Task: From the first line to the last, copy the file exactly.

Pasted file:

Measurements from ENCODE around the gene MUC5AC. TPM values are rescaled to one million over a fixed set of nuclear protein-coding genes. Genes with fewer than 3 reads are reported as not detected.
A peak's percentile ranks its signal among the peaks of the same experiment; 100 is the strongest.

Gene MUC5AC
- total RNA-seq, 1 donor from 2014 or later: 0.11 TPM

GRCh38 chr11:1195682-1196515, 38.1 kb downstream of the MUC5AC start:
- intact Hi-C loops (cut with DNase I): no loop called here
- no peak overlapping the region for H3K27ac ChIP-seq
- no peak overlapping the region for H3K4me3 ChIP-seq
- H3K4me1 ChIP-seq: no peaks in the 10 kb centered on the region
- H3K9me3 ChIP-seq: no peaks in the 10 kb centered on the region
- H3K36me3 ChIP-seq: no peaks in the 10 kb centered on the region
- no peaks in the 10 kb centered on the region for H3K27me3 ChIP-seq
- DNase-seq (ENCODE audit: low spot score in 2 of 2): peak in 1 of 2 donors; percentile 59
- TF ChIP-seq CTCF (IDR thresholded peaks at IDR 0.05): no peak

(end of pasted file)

Measurements from ENCODE around the gene MUC5AC. TPM values are rescaled to one million over a fixed set of nuclear protein-coding genes. Genes with fewer than 3 reads are reported as not detected.
A peak's percentile ranks its signal among the peaks of the same experiment; 100 is the strongest.

Gene MUC5AC
- total RNA-seq, 1 donor from 2014 or later: 0.11 TPM

GRCh38 chr11:1195682-1196515, 38.1 kb downstream of the MUC5AC start:
- intact Hi-C loops (cut with DNase I): no loop called here
- no peak overlapping the region for H3K27ac ChIP-seq
- no peak overlapping the region for H3K4me3 ChIP-seq
- H3K4me1 ChIP-seq: no peaks in the 10 kb centered on the region
- H3K9me3 ChIP-seq: no peaks in the 10 kb centered on the region
- H3K36me3 ChIP-seq: no peaks in the 10 kb centered on the region
- no peaks in the 10 kb centered on the region for H3K27me3 ChIP-seq
- DNase-seq (ENCODE audit: low spot score in 2 of 2): peak in 1 of 2 donors; percentile 59
- TF ChIP-seq CTCF (IDR thresholded peaks at IDR 0.05): no peak